Budget hotel appeal to govt for keeping regional tourists

On 26 July 2022, the erstwhile Tourism Council of Bhutan (TCB) announced that it will inspect the hotels for the TCB certification.

The notification stated, “In view of the requirement for all guests to stay in TCB certified accommodations, the readiness assessment will be carried out only for 3-Star and above hotels. TCB will contact the hotels for on-site assessment to validate the readiness of services.”

When the government issued a notification for budget hotels to upgrade themselves to the standards of Blue Poppy 1 and 2 in 2019, it was to cater to regional tourists. However, with recent changes in tourism policy that only allow hotels above 3 stars to cater to regional tourists, the business was greatly impacted.

Tshewang Jurmey is the officiating chairperson of the Hotel and Restaurant Association of Bhutan, and he said they have been pleading with the government over the notification on not allowing budget hotels to cater to regional tourists.

Despite ongoing agreement with the complaints voiced by the owners of budget hotels, little progress has been made.

“We have been going around appealing to relevant offices for months. Initially, we went to the then-chairperson of the Tourism Council of Bhutan; we visited his office more than two times. The chairperson never said no to our appeals but at the same time never received any change in policy,” said Tshewang Jurmey.

Similarly, budget hotels appealed again to the Ministry of Economic Affairs (now clubbed into MOICE).

“We met with Lynopo Loknath Sharma a couple of times. They all agreed, in person, and shared our concerns about losing customers. They gave us positive responses, but nothing came in writing; the policy drafted earlier remained as it is,” said Tshewang Jurmey.

Recently, the last meeting was with the Cabinet. They talked with an official of the Prime Minister’s Office, and had one session of discussion on the pros and cons and the issues faced by the budget hotels 14 days from now.

At the same time, categorizing hotels earlier and doing away with it today has also affected budget hotels.

“They have certified only a couple of hotels; they did not do it all together, and we found out that we were not allowed to cater to tourists only after we asked them to come and assess our hotel for Blue Poppy 1. That is why most of the hotels were not even verified by TCB (now the Department of Tourism) for the blue poppy category,” said Tshewang Jurmey.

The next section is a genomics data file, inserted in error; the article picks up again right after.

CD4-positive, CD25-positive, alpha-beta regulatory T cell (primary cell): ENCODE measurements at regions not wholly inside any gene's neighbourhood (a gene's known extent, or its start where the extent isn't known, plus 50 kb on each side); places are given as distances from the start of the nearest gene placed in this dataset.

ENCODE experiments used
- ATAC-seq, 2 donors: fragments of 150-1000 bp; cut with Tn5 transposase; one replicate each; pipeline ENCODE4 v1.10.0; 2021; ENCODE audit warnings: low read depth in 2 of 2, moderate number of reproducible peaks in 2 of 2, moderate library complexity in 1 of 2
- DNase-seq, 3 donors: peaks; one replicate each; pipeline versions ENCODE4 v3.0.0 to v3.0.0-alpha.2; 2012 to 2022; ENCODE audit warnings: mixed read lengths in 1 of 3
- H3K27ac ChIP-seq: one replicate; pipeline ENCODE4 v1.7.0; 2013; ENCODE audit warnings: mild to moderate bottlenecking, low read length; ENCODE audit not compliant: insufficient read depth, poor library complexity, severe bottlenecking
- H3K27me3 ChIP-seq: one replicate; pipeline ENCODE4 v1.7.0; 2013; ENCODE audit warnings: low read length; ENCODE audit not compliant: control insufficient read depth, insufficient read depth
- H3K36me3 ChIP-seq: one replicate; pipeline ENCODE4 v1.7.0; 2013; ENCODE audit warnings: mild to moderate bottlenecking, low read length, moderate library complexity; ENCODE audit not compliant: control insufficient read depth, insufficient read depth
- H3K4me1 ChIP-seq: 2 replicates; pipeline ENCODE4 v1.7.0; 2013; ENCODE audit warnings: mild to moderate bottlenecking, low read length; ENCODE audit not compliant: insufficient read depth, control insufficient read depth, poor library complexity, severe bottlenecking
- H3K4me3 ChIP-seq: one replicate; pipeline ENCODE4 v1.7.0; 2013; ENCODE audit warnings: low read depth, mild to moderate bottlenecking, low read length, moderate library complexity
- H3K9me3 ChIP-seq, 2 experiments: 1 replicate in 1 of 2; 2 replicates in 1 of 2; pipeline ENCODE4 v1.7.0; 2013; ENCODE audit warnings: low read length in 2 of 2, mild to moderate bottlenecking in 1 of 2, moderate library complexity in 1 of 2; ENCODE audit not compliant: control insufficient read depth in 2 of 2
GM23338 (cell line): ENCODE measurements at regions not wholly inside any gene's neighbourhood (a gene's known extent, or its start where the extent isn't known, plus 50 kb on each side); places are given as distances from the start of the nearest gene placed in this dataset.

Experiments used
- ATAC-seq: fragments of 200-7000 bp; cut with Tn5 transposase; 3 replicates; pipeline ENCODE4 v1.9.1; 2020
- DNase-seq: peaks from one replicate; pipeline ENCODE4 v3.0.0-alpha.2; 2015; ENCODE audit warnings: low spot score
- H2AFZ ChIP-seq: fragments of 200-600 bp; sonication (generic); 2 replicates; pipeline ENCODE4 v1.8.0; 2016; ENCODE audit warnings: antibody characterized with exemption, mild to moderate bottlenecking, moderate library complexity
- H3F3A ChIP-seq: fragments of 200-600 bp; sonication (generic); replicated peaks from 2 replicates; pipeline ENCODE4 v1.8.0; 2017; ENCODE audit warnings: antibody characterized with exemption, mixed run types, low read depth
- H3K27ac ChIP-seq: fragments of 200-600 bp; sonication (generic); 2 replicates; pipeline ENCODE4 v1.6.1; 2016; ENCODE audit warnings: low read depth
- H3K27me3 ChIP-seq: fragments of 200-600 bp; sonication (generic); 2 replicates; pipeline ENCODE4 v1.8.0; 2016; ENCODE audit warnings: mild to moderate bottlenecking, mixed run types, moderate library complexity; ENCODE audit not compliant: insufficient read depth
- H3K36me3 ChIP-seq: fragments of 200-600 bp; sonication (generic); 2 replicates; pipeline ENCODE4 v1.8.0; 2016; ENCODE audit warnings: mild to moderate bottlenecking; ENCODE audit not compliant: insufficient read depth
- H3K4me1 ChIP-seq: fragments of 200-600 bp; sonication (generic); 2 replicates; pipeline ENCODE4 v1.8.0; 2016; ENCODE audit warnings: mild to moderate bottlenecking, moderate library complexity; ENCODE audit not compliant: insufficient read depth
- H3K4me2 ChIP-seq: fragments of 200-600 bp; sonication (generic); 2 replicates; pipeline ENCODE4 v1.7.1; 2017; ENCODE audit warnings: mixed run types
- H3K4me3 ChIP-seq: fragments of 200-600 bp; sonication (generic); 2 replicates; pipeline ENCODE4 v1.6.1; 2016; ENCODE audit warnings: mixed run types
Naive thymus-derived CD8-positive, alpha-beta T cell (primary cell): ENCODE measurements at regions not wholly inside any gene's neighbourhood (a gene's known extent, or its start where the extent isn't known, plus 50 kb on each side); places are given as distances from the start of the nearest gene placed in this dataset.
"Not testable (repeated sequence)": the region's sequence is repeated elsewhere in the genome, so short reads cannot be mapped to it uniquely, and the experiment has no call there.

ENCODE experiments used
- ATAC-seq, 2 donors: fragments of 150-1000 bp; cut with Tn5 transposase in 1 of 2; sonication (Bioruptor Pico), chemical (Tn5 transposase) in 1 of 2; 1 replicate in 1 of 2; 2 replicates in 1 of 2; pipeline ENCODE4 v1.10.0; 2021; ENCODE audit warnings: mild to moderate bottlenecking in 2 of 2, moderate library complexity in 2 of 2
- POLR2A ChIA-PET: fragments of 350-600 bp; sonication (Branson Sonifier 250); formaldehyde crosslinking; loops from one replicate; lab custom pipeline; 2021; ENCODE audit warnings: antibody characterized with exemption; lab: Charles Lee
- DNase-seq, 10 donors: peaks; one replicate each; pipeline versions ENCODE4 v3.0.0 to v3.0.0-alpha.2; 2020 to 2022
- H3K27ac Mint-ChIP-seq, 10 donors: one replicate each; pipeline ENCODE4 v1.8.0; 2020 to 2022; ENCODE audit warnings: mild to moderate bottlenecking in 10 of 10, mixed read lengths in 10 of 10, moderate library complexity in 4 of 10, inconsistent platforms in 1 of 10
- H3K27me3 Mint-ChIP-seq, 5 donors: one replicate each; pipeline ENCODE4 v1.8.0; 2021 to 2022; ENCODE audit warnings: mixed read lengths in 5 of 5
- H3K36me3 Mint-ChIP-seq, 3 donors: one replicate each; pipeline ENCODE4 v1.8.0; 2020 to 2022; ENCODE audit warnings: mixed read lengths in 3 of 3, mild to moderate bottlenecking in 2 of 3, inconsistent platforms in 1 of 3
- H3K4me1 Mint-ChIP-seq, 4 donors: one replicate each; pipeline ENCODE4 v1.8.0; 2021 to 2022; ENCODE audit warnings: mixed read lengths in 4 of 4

Despite the certification of a few hotels by the Department of Tourism then and doing away with it today, already certified and upgraded hotels by TCB have borne the brunt.

“Before the pandemic, we were allowed to cater to regional tourists, and our restaurant used to get filled with regional tourists to eat at our place, and today look at it; it is empty,” said Tshering, the proprietor of a budget hotel.

“In terms of the profit that we make, it was seventy percent before, and today it is around thirty percent,” he added.

Similarly, Karma stated, “We were classified as part of the Blue Poppy group, and we spent hundreds of thousands of Ngultrums and more to upgrade. We were supposed to cater to regional tourists. However, after the changes that we made to our hotel, they came to check once, and later we found out budget hotels are not allowed to cater to regional tourists.”

“Our efforts were useless,” she added.

Meanwhile, budget hotels are still running into losses.

“Not a single hotel is happy; in Phuntsholing, 90 percent of hotels have no business, and 50 percent have already shut down. In Paro, fifty percent of hotels are dormant,” he said.

Tshewang Jurmery said that the major inconvenience caused to six hundred and thirty identified budget hotels is the need to unnecessarily upgrade and invest additional amounts of money and time to meet the level of standards that they create to be certified. Later on, they upgrade to another category.

“This has been the most significant annoyance and inconvenience caused by the system to a group of people or a sector of hotels doing business for generations,” he added. 

Despite the inconveniences, budget hotel owners are still hopeful for the situation to get better for them, and they insist on continuing with their appeal for help.

They are due to have a meeting with the Cabinet in the first week of February 2023.

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